New independent legal think-tank Halsbury’s Law Exchange launched
7 September 2010
This week sees the launch of the Halsbury’s Law Exchange, a new independent legal think-tank funded by LexisNexis.
The new organisation describes itself as “an independent and politically neutral think tank which contributes to the development of law and the legal sector“, aiming to “promote debate through papers, reports, events and media pieces.” The think-tank is chaired by legal journalist Joshua Rozenberg, who is joined by a number of eminent barristers and solicitors.
John Cooper, a human rights barrister and inaugural member, makes the case for the think-tank on guardian.co.uk today. He argues that “Although the law represents the spine of democratic society and lays down the standards by which we live, the public have little influence upon it, which gives succour to the view that laws are created by the elite and imposed upon the masses.” Moreover, “The only place for debate and analysis was in the newspapers, themselves with political agendas.”
The think-tank’s website contains a blog, although it hasn’t been updated since August 20th so it is not clear how much of a feature this will be.
It can only be a good thing for there to be an additional independent voice in the legal world. The Law Commission does a good job but is limited by the number of projects it can undertake. And, as Mr Cooper rightly says, whilst other think tanks and newspapers comment on the law it is not always clear whether they have a wider political agenda.
No doubt the Law Commission will welcome a new and hopefully intellectually rigorous voice in the legal landscape. Moreover, readers of this blog will know that new technology is finally making inroads into the legal system, and hopefully the new think-tank, which comprises a number of cutting-edge lawyers, will have a good think about how access to justice can be improved and the public can have, if not true influence on the law, then at least a better idea of how it works. It is also to be hoped that the practitioner members, who are at the top of their respective fields, have the time and energy to contribute meaningfully to this project.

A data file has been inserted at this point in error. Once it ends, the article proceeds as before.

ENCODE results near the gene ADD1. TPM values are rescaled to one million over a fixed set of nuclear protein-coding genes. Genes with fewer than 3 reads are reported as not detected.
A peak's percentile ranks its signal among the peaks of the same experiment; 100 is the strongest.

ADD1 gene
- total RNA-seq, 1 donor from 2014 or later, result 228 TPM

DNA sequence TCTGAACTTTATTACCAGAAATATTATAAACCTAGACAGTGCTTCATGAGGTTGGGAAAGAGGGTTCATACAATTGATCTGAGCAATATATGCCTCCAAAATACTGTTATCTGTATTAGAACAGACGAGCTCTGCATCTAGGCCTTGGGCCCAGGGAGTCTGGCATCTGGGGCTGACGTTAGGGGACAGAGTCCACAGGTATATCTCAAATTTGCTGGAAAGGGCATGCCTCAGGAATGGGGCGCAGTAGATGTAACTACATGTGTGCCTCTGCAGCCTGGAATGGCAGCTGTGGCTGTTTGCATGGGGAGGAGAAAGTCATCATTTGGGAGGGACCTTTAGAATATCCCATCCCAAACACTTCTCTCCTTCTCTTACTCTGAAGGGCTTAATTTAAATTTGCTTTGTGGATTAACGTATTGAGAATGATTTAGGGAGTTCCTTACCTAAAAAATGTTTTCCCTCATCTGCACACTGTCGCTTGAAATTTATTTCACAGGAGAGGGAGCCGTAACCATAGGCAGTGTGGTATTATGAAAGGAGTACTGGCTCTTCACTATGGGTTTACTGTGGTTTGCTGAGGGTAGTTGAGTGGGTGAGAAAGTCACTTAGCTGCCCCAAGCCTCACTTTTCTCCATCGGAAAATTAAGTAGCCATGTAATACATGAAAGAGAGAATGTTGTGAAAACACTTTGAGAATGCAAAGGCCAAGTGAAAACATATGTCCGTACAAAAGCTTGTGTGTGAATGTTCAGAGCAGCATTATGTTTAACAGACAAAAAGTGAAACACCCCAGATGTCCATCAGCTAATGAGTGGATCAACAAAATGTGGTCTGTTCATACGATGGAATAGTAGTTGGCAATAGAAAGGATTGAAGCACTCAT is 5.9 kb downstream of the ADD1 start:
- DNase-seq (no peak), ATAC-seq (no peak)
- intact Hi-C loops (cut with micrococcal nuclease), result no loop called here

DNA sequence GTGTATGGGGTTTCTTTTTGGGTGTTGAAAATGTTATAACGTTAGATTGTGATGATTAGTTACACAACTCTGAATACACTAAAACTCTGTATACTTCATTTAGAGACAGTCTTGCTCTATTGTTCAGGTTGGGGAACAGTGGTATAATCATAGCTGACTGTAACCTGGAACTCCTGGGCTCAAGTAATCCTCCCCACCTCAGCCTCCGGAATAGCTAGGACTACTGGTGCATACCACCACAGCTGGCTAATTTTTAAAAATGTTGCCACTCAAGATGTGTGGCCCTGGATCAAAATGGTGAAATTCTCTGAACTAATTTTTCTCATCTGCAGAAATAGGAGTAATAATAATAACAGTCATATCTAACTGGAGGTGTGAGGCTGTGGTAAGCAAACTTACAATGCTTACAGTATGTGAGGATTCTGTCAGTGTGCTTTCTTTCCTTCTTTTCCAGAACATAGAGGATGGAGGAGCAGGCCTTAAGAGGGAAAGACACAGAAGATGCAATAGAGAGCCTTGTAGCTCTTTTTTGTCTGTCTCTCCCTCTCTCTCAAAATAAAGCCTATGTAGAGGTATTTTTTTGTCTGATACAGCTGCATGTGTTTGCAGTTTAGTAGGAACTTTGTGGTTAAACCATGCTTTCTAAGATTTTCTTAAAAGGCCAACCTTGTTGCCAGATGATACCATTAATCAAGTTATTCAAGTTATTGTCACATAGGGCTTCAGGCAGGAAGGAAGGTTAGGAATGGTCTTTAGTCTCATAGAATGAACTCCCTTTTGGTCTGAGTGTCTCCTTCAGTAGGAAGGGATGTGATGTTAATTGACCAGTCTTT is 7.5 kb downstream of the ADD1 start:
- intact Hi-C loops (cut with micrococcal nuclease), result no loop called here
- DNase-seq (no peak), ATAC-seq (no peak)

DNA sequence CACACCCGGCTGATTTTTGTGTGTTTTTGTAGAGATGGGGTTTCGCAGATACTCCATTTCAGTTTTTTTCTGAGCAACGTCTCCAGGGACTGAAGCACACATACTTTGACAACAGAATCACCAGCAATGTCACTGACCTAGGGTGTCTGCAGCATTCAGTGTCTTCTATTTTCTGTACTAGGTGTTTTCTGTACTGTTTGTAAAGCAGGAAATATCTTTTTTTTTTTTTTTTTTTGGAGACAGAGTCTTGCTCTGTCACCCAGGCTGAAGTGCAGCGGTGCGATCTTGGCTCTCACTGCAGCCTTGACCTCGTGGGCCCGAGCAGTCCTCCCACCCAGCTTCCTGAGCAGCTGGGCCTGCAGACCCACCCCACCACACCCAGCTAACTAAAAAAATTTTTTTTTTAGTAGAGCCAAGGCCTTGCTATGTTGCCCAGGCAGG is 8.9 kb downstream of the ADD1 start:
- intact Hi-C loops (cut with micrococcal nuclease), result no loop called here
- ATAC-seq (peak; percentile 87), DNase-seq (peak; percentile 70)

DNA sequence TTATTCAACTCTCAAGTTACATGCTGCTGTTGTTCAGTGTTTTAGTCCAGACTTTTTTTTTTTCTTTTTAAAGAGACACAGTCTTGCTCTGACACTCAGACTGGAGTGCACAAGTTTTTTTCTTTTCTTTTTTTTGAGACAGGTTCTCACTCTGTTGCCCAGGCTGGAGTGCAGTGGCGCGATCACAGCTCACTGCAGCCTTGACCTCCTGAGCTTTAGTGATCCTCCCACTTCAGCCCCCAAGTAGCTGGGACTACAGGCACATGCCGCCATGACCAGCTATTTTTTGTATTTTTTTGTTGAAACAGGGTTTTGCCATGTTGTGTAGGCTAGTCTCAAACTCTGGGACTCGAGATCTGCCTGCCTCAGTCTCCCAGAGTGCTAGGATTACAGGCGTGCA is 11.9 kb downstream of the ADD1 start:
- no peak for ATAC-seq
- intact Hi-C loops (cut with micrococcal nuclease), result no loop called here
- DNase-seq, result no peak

On the topic of access to justice, it is quite amazing how many independent voices have arisen in the legal world. A flurry of legal blogs have recently been launched, some of which can be found alongside ourselves at the Guardian Legal Network. Honourable mentions should also go to some new and some more long-standing legal blogs: CharonQC, Jack of Kent, Nearly Legal, Strasbourg Observers, Head of Legal, EJIL: Talk! and PHD studies in human rights. Meanwhile, the eminent US-based SCOTUSblog, which keeps track of the US Supreme Court, has just launched “version 4.0.” of its site, and it is still leading the way with its innovative but simple new layout and features.
Of course, a think-tank will have the time and resources to carry out deeper legal research than bloggers can. So, best of luck to the new think-tank and we look forward to hearing its views and joining in the debate.
Do you have any suggestions for topics which need attention from the new think-tank? If so, please leave a comment.
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